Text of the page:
pericope de adultera and stemmatics
- It is IMO certain that the pericope de adultera is not an originalportion of John. However there is uncertainty about its early textualhistory. And particularly whether it is an original part of theByzantine text.If the history of the early text proposed for Mark by Stephen Carlsonon the basis of stemmatics is applicable to John then this may throwlight on the problem.The pericope is clearly not present in the narrow or strict Alexandriantext. It appears not to be present in the broad or pre-ByzantineAlexandrian text. (absent in 33 and probably absent in codexEphraemi where the missing pages lack space for the pericope).It appears not to be present in the Caesarean text (absent in codexKorideti and 565 at end of John in family 1 etc).. It is present in partof the strict Western text (Codex Bezae and SOME Old Latin althoughsome of the supposedly Old Latin support may be a result of Vulgateinfluence.) . It also has Latin Fathers in support (AmbroseAmbrosiaster Augustine) that is probably independent of the Vulgate.If as Stephen Carlson suggests the Byzantine text is a conflation ofthe broad Alexandrian text with the Caesarean text without theinfluence of the strict Western text then one would not expect thispericope to be part of the text. This is in agreement with its absencefrom such early representatives of the Byzantine text as Codex Yand probably Codex Alexandrinus (where the missing pages lackspace for the pericope) and from such Byzantine influenced versionsas the Gothic and Peshitta. One particularly interesting result of thestemmatic analysis is that it makes Codex Petropolitanus (N) whichlacks the pericope, a representative of the primitive Byzantine textin Mark. If this analysis holds good in John it may tip the balancedecisively in favour of a Byzantine text which originally lacked thepericope de adultera.If this analysis is sound it would imply that the pericope is originallyfound only in part of the strict Western text, and that its presence inthe Vulgate is a consequence of the Western influences on that text.It was not originally part of the Byzantine text until several centuriesafter the origin of that text.Andrew Criddle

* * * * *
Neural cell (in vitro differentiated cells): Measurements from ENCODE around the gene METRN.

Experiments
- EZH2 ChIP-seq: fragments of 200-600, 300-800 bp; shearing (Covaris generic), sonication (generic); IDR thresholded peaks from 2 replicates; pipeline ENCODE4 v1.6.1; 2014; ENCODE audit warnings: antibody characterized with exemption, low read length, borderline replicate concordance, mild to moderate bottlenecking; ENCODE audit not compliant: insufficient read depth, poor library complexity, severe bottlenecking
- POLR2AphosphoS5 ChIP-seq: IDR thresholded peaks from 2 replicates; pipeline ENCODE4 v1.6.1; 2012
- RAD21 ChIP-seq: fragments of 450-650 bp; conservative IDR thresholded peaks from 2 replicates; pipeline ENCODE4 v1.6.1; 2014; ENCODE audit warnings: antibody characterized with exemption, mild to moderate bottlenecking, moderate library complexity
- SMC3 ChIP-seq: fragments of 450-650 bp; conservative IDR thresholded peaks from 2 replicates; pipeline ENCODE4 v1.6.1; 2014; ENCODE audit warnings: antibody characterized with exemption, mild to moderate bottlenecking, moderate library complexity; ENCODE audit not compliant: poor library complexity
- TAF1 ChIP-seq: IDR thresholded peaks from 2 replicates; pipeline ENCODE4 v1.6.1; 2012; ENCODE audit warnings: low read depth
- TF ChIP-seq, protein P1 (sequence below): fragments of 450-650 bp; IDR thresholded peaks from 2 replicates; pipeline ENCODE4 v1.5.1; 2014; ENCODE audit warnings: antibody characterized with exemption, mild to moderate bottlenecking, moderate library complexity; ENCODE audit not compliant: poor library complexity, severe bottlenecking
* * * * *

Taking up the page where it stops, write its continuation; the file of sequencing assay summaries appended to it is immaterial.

- Malcomb wrote:
<< One final note, the pericope presupposes that the Jews of Jesus'
ministry on earth had the authority to kill. This [is refuted]
elsewhere in the Gospel narrative.>>
There are a couple of problems with this assertion.
1) The text specifically says that this was a setup by the Scribes
and/or Pharisees. It should have been a lose/lose proposition for
Jesus: if he said "stone her," he would be in trouble with the Romans
for instigating a lynching, as alluded to in 18:31. If he said "free
her," he would be seen as "soft on crime" and loose popular support.
They did not, of course, forsee the third option, which made them out
to be the losers instead. But no authority under ROMAN law to execute
was ever claimed; only under MOSAIC law.
2) Lynchings by stoning did in fact occur during that era, as seen by
the examples of Stephen in Acts 7 and James in the History of